My guess is the liberals behind The One Campaign will start screaming "Yeah, we want to give money to the poor but we don’t want to actually feel any discomfort ourselves". Then you’ll see the true motivation behind their efforts, using the power of the government to take from the rich and give to the poor for the common good. That is not Christianity as I know it but rather socialism.

  • SMGerrit

    I really wonder about this whole idea of pushing for increased government funding of charity. What is the track record? Oil for food worked great didn’t it? Once set up, these kind of programs are impossible to control and become the golden goose for corrupt operators.
    I think it can be argured that welfare programs in the US, did as much, or more, damage than good to the recipients over the long term. It seems to me that the only thing that has changed in the last 30 years as far as the need for charity to the impoverished places of the world, is that they need even more charity. Has anything worked anywhere? Or have they gotten even worse in the last 10 years? Maybe it is time to try a different approach.

    The One Campaign seems like more of the same ol same ol, just bigger than ever. If successful at draining lots more money from US taxpayers, I predict the one thing the ONE Campaign will definitly accomplish is corruption and waste
    beyond our imagination today.

  • Kevin

    This is wonderfully written and built on a right conception of the God-ordained and divinely revealed purpose of civil government. For evangelical Christians to lament the rise of socialism in America and at the same time support the One Campaign is the height of irony. Christians would be better served to support their missionaries and churches in Africa than lining the pockets of despots.

  • Josh Penman

    One of the biggest struggles today in development assistance in America is lack of awareness and lack of participation. The ONE campaign addresses both these issues with a good advertising and branding strategy, and is putting development assistance on the map where it wasn’t before. Signing up with the ONE campaign is a gateway to further involvement in fighting extreme poverty and AIDS. I think one percent is an acceptable percentage for an entity such as a government or a corporation to earmark for development assistance, and I think the amount of private and religious giving can blow this away!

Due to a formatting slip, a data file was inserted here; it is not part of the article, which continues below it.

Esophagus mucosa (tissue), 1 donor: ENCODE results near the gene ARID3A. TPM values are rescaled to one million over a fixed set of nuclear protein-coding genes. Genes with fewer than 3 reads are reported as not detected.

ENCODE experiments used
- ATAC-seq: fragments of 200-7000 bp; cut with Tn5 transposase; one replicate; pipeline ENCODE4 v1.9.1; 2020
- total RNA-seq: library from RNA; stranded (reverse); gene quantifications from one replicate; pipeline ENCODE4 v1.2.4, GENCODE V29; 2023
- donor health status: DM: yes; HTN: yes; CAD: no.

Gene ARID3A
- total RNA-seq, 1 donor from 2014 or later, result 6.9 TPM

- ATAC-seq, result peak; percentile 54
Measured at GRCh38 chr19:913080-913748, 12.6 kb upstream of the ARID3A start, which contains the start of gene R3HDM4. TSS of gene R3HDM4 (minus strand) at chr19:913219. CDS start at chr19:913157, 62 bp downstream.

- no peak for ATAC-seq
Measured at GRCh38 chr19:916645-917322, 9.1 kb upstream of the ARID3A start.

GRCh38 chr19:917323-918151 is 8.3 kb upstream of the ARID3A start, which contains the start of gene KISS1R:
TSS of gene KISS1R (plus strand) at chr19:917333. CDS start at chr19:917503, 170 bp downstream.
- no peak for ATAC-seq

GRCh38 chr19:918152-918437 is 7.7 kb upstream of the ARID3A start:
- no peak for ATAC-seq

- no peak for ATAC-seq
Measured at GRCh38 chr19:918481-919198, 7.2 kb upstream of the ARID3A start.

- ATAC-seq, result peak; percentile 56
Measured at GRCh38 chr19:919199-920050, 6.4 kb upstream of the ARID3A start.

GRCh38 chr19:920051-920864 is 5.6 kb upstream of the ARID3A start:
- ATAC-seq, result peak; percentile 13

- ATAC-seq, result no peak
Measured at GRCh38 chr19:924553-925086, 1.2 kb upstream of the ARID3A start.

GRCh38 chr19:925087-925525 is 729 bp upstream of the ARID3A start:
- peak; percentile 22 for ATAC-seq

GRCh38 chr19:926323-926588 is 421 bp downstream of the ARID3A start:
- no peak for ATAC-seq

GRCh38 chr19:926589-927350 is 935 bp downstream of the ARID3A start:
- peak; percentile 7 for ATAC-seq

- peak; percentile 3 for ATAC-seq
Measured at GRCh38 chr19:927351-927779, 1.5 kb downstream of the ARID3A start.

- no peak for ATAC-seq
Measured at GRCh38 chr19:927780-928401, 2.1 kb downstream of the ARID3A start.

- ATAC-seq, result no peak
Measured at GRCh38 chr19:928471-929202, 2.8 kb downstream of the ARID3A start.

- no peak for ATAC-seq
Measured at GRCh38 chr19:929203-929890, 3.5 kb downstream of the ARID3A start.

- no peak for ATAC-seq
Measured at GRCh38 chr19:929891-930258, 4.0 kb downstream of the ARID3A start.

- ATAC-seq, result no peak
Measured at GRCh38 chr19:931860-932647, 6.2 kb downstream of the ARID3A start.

I believe the ONE campaign is a great first step that can be shared universally by Christians and non-Christians alike and provide common ground for diverse people. I believe that by discounting the ONE campaign, you are removing the foremost awareness program in the United States, and depriving us of an opportunity to mainstream development assistance in America.
    The ONE campaign is ONLY the first step; they’ve tried to make it a baby step, and it works in the hope that you will take more steps. If the ONE campaign can do to American awareness of poverty what the Invisible Children campaign has done for American awareness of child soldiers, we will have impacted the world in a meaningful way.

  • http://www.hubsandspokes.com marc

    The problem with the One Campaign is that it’s a great advertising and branding strategy in support of policy that has demonstrably failed over the last, oh, 40 years or so. Government to Government aid programs have channeled billions of dollars into poverty stricken areas for many years, with little to show for the effort. Why should I believe Bono when he says that if governments gave [i]just a little bit[/i] more, [i]THAT[/i] would guarantee success?

    It’s too bad that the One Campaign didn’t choose to focus on unleashing the private and religious giving, instead of focusing everyone’s attention on the same old approach that hasn’t worked in the past, and won’t work in the future.